My mother-in-law hails from Cochabamba, Bolivia. I spent one of our first meals together learning about the exhaustive process she goes through to plant some special South American pepper seed in her garden. At the end of our discussion, she pulled a standard office envelope from her desk and stoically revealed a collection of dirty seeds inside. You’d have thought she was showing me the family diamonds. The right peppers, to those who take this sort of thing seriously, are a very big deal.
Just ask Javier van Oordt. This Orange County attorney shares a passion for Andean peppers with my mother-in-law, cultivating them in his backyard and giving them away. In “Hot Pepper Advocate,” Altacontributor Gustavo Arellano joins van Oordt in his Laguna Niguel garden to learn about the coveted ají amarillopepper, a Peruvian import that’s become popular with West Coast chefs—some of whom get their ajís amarillos directly from van Oordt himself.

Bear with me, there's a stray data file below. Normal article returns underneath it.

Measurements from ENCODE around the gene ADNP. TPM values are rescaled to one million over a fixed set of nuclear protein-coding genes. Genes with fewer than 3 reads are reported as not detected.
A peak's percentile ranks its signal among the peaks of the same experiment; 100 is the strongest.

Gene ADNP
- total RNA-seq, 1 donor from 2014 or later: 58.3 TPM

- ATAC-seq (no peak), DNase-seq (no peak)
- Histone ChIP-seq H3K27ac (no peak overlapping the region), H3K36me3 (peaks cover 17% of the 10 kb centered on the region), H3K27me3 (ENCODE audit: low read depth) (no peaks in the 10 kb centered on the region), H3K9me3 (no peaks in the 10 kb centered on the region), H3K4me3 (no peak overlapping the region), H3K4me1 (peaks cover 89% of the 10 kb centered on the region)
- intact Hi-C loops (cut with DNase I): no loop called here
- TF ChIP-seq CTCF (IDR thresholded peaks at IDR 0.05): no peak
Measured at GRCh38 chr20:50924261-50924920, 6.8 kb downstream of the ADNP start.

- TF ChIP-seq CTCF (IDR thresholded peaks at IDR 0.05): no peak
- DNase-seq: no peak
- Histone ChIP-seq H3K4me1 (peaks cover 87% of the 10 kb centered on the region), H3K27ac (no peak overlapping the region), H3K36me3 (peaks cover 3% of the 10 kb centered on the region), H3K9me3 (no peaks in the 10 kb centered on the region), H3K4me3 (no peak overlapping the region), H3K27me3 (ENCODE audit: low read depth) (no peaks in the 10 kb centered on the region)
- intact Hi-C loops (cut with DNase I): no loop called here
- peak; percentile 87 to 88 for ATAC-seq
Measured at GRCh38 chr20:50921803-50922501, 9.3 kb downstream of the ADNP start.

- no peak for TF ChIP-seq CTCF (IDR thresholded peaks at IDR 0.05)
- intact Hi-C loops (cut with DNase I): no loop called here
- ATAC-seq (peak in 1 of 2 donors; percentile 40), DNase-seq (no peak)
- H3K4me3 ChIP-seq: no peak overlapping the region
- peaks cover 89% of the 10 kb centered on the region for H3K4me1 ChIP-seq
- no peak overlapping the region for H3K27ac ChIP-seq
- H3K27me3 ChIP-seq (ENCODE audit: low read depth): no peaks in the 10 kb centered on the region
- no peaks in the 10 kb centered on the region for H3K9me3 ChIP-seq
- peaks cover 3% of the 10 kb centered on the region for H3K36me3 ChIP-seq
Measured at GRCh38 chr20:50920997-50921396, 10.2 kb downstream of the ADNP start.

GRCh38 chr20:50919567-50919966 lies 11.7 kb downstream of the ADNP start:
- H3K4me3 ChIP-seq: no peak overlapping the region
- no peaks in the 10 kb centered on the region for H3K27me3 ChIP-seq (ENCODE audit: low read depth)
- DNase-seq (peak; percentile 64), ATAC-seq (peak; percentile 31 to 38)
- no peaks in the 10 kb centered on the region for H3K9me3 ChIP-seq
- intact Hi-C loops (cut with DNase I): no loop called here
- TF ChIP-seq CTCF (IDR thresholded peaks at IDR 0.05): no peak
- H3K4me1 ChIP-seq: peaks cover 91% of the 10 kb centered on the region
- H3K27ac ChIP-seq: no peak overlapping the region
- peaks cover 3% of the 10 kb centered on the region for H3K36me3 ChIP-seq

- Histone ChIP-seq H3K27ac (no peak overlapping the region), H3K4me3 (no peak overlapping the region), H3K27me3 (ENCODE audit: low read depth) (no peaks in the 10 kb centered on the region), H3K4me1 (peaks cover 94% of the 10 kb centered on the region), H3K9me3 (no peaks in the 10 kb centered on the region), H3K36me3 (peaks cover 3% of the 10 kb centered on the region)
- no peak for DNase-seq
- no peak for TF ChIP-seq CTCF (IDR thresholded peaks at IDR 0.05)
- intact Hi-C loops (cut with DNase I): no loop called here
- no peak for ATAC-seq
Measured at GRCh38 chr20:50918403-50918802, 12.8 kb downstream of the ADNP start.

While ají amarillo is native to Peru, this yellow or orange pepper appears as a star ingredient on menus throughout California. Limón Rotisserieand Fresca, both in San Francisco, feature ají amarillo. Concord’s Limaand Ajiin Long Beach add the pepper’s subtle flavors to dishes, and chef José Navarro of Santa Rosa’s Sazón regards ají amarillo as “essential.”
But unless restaurants have a hookup like van Oordt, they are likely using frozen, jarred, or powdered ají amarillo. It is all but impossible to buy fresh ají amarillo grown in the United States, as evidenced by numerous online discussionsdevoted to the search.
Short of marriage and getting an in-law with a direct connection to South America, ordering ají amarillo seeds onlinemay be the best path to tasting this Peruvian treat. They’re even available on Amazon—and, yes, shipping is free.